Dennis says that over a 40-year period of turning, his work has taken many turns and because his work in the pharmaceutical industry pays the bills, he can allow his creative mind to take his turning in many different directions, from utilitarian items to highly involved artistic creations: “Over the years my own voice has developed and some of my planetary platters, windows into wood vessels and multi-level wonders have set my work apart”.

In terms of describing his turning style, Dennis comments that this is akin to herding cats, as his mind is always sparking with new ideas. He comments that he is working on about 20 pieces at any given time, all in various stages of creation. He is currently including mixed media, lights, colours and stories into much of his work.

Influential sources

Growing up in South Africa had a big impact on Dennis' work and his early influences were from Commonwealth turners such as Bert Marsh, Dave Regester, Dennis White, and those whose full video tape series he watched many times. Dennis recalls, “Most of my early influences were from the British turners. I subscribed to Woodturning magazine from almost the very first issue. This magazine kept me connected with the world during some very lonely years in Hong Kong”. Dennis also says that he will never forget the first real woodturner he met, in Bulawayo, Rhodesia in 1974: “He was a lovely old gentleman, who only had one arm and he produced the most fantastic segmented work I had ever seen; that was a big inspiration for me”.

On coming to the USA in 1998 there were many great influences such as Johannes Michelson, Elvie Jackson, David Ellsworth, Frank Sudol, Al Stirt, Michael Hosaluk, Peter Bloch, Trent Bosch, Dennis Elliot, Jack de Vos and Graeme Priddle – just to name a few. Dennis comments, “I have never met such a warm and giving community as the woodturners in America”.

Work space

Dennis' studio, as he likes to call it, is located in the basement of his house. Looking at the workshop you can see that it has a single minded focus on woodturning. The lathe area is partitioned off with sliding see-through plastic doors to contain the shavings and dust in what Dennis calls the 'dirty area'. Outside this is a large area for bench work and wood storage. The basement is accessed either from the dog room, or from the back garden, where he stores all of his wet wood.

In terms of work ethos, talking to Dennis you quickly learn that he leads a double life – that of pharmaceutical executive and artistic woodturner. After 40 years, he has managed to get the two to live in perfect harmony.

As he says, one day when he is 90-years-old and reflects on his life, he will know that he lived it to the full and maximised every opportunity that it presented. Most weekends are spent in the studio either turning or teaching, according to Dennis.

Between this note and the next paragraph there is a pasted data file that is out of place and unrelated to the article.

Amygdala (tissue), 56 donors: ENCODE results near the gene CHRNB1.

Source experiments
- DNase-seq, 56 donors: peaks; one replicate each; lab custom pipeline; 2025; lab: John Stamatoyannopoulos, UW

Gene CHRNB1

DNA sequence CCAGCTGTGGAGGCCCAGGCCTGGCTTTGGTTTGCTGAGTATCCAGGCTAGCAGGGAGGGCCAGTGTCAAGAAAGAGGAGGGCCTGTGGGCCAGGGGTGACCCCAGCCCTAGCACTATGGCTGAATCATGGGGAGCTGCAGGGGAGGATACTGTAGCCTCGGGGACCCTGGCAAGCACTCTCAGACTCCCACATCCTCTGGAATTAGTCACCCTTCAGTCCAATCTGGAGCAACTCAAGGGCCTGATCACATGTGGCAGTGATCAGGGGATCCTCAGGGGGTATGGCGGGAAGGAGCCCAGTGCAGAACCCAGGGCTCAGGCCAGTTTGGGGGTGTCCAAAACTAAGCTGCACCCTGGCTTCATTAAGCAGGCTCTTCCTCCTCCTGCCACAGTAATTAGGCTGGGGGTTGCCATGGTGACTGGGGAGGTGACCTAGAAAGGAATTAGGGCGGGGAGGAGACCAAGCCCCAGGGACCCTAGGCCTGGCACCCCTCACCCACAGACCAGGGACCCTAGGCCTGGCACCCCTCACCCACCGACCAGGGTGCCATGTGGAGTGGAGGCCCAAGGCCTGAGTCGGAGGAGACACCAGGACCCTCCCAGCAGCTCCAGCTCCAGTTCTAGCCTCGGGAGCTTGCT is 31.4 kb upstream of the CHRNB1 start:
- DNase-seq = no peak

In terms of special tools that he could not do without, Dennis explains that the tool which he finds indispensable is the 12mm deep fluted bowl gouge – normally a Henry Taylor. As Dennis says, “This is the real workhorse for most of my work and then for deep hollow work, I rely on my homemade boring bars, especially when creating multi-level pieces”. One simple tool that is critical for making a good tenon is what Dennis calls his 'broad slightly angled scraper' for getting an inward sloping angle on the wood next to the tenon, so the outside steel or face of the chuck jaws makes contact with the wood: “In all my years of teaching this one simple tool saves beginners a lot of frustration with wood flying off due to broken tenons”.

Career highs & lows

As Dennis explains, “There have been a number of high points to my woodturning career, most of them occurring when I had a big breakthrough in my artist expression; the opportunity to attend the Arrowmont School of Art and work with Jack Slentz was one big turning point. Prior to his influence I allowed the wood to do most of the talking, after that experience I would take a beautiful burl and basically mutilate it with chain saws, carvers and burners until I had placed my own artistic marks on the wood', he tells me.

The lowest time in his career was moving to Hong Kong, where he lived in a high rise apartment for the first four years and could not work on a lathe. Also, Dennis was the only woodturner, so it was a very lonely time: “My only outside turning stimulation came from Woodturning magazine that I would devour from cover to cover. This contrasts very sharply with the move to the USA where there is so much encouragement from other turners,' he finishes.

When I asked Dennis what he thinks the best thing about turning is, he explains that he has become a very popular demonstrator at venues in the North East including Totally Turning, Peter's Valley Craft Centre, and many of the AAW Chapters.

One of the demonstrations which Dennis is well known for is the identification of the woods of the North East, USA. He gets the audience to identify about 14 different logs and then describes the properties of the wood and shows the various items that can be created from these wonderful trees. He calls the demo 'From Road Kill to Lathe' and it underscores Dennis' belief that there are more fallen trees in the North East than all the turners in the AAW could turn in 100 lifetimes. As Dennis says, “You just need to have the patience to rescue the wood from the landfill or fireplaces. I cut almost all my own wood, as that way I can get exactly the orientation and dimension I need for my pieces. This is especially important when creating 'Windows into Wood' or 'Multi Level Wonders' as you need to be very aware where the natural voids in the log are”.

Some of Dennis' best woodturning moments have come from teaching others: “To hear the words, 'That was the best demonstration I have seen in my life' really gives me a thrill and makes all the preparation for a demo worthwhile”, Dennis explains.

The future

When I ask Dennis about his woodturning future, he comments that his turning passion is very clearly heading in two clear directions. Artistically, he is exploring the inclusion of many more texturing, carving and alternative media ideas. His jewellery busts are a very new avenue where he uses the lathe to do some simple hollowing and then does a lot of carving. Teaching is the second direction where he is expanding his range of demonstrations, whilst looking to do a lot more publishing, both on the internet and in the form of books and DVDs.

Dennis has a very structured view of the future: “The disciplines of being a corporate executive have served my artistic career very well in that I lay out a long range plan and then try to achieve it. The next five years have the following goals: create two new themes with three definitive pieces in each; get one book/DVD on the market; add one new cutting edge demonstration to my selection and have more fun than in the past five years”. We are sure that Dennis will achieve these goals and we wish him all the best for the future.